The Cold Facts About Tire Pressure

It is always alarming to see one of the gazillion warning lights on your dashboard illuminate. If you drive a newer vehicle that has an integrated Tire Pressure Monitoring System (TPMS) you may find you’ve been recently haunted by the light shown on the right. Seeing the TPMS light more often in winter is not uncommon, but it is also not something you should ignore.

First, it is important to understand how your TPMS works. The system use sensors technology to alert drivers when tire pressure in one of the tires goes below a predetermined level. When tire pressure in one or more of your drops, the light comes on.

Since air pressure decreases in frigid temperatures, drivers tend to see the TPMS light illuminate. According to tire experts, air pressure in a tire goes down 1-2 pounds for every 10 degrees of temperature change. While you need not necessarily be surprised if  you see the TPMS light come on during cold spells, you should be sure to manually check the air pressure of your tires.

It is very important to check the pressure of your tires when it is cold outside and to keep tires inflated to the proper levels. Reasons include:

  • Low tire pressure can make a vehicle handle poorly
  • Tires tend to wear out much faster when they are not  properly inflated
  • Under inflated tires tend to overheat, which could lead to a blowout
  • Low tire pressure reduces gas mileage and costs you money

Check the pressure of your tires monthly. In order to obtain the most accurate pressure level, wait until tires have cooled – about 30 minutes after parking.

Buying a Tire Pressure Gauge

Tire GaugesDear Tracy,

I would like to purchase a quality tire gauge to make sure my tire pressure is always at the right level. Can you provide me with any advice for selecting the right type of tire pressure gauge?

-Robyn M.

Dear Robyn,

A quality tire gauge is a great investment! Improperly inflated tires can lead to a host of issues including handling and traction problems, premature tread wear and poor gas mileage. Many folks believe that if their tires look fine, they are fine. That’s not always the case. By the time a tire looks underinflated, tire pressure is extremely low. It is important to do something  before it gets to that point, so monitoring pressure with your own quality gauge is a great way to do that.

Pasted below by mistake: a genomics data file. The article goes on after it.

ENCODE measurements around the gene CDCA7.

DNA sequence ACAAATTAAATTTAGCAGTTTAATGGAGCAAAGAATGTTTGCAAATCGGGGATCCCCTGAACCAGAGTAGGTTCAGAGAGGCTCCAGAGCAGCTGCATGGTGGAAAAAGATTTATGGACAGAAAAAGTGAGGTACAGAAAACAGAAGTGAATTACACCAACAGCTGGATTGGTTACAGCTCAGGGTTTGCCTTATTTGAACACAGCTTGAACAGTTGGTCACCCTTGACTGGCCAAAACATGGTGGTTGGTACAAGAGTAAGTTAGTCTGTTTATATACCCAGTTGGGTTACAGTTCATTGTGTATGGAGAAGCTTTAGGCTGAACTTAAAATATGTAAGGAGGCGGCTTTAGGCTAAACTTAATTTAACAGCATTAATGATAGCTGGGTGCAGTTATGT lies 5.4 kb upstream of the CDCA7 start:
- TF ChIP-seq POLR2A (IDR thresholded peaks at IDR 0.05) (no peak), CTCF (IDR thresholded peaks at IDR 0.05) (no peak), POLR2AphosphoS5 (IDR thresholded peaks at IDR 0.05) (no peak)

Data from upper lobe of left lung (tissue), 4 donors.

There are three types of pressure gauges that are available:

  • Stick gauges – Ball-point pen sized, these gauges are compact and affordable, but can be somewhat difficult to read
  • Digital gauges – These gauges usually have an easy-to read display, but they require batteries and are a bit bulkier
  • Dial gauges – The clock-type faces on these gauges are easy to read, but some models are harder to use and more expensive

When considering the three types of options, think about what features are important to you. If you want to save money, look for a simple stick gauge. If you don’t want to spend a fortune, but want something that is easy to read, the digital gauge is the model for you. If you want something close to what race car drivers use, go for the dial gauge. Whatever model you decide on, don’t necessarily go for the cheapest – go for quality. Ask a sales person about the brands, or if you are shopping online – read reviews. You should be able to find a quality gauge for $5 to $20.

Remember: To maintain the optimal tire condition, check the pressure of your tires at least once a month and before starting on any long trip. For the most accurate reading, check pressure in the morning, when temperatures are cool, and make sure the car has been parked for three or more hours.